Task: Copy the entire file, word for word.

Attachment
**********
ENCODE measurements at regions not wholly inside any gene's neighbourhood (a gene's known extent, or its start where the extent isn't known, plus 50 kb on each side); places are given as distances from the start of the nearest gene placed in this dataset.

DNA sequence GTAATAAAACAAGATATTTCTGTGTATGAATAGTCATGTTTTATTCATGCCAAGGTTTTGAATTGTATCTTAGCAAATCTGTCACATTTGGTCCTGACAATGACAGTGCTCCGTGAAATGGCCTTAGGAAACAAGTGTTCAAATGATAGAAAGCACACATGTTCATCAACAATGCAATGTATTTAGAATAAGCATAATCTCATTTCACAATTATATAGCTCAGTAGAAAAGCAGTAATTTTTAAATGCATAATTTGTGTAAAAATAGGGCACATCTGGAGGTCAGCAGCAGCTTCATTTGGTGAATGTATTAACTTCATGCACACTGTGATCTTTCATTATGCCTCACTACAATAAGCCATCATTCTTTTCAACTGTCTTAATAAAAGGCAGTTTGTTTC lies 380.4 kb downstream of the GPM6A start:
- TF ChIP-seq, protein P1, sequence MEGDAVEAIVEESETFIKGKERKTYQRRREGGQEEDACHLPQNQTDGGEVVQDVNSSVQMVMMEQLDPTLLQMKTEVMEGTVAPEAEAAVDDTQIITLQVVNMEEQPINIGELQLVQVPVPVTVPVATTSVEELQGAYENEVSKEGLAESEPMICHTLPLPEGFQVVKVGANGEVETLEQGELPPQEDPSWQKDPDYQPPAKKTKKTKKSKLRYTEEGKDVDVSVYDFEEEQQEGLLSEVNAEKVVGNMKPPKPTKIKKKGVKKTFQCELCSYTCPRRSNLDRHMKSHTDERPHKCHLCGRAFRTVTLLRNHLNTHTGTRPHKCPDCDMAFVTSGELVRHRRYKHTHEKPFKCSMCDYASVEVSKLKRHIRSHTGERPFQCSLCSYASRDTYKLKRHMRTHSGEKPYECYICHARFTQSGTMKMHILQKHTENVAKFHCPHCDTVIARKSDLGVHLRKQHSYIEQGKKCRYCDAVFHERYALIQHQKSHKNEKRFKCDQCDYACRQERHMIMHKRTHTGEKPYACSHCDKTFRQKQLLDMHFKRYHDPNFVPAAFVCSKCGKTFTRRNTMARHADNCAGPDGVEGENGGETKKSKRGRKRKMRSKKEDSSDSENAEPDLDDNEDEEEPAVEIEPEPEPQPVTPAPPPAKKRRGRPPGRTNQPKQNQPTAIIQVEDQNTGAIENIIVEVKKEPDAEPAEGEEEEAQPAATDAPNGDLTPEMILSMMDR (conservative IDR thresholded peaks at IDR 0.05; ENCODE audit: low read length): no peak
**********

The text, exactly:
ENCODE measurements at regions not wholly inside any gene's neighbourhood (a gene's known extent, or its start where the extent isn't known, plus 50 kb on each side); places are given as distances from the start of the nearest gene placed in this dataset.

DNA sequence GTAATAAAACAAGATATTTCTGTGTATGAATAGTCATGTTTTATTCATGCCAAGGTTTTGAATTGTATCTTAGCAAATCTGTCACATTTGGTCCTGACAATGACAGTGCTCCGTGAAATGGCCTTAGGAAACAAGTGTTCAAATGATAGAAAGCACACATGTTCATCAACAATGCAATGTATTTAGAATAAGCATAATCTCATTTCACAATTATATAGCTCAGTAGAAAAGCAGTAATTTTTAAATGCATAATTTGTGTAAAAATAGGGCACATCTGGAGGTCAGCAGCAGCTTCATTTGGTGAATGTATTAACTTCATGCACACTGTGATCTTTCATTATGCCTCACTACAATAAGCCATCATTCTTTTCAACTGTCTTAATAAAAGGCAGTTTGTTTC lies 380.4 kb downstream of the GPM6A start:
- TF ChIP-seq, protein P1, sequence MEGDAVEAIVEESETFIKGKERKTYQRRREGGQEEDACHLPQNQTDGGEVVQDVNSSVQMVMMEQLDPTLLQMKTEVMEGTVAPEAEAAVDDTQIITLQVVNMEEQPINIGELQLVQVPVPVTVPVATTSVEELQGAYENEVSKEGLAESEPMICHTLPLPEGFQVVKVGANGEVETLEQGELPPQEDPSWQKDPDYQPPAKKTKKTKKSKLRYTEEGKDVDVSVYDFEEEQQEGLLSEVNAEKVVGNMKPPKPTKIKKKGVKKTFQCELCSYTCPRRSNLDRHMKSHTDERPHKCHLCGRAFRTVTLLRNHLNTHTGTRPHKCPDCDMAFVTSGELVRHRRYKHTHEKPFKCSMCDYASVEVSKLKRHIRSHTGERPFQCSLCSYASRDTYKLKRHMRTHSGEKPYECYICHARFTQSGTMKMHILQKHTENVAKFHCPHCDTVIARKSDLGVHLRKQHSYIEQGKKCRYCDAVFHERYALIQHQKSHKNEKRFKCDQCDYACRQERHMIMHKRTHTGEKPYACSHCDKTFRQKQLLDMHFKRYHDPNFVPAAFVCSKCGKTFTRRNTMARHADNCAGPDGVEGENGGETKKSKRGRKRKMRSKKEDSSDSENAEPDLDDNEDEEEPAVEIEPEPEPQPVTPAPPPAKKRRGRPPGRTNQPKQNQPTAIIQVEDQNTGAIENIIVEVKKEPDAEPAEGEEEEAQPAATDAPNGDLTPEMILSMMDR (conservative IDR thresholded peaks at IDR 0.05; ENCODE audit: low read length): no peak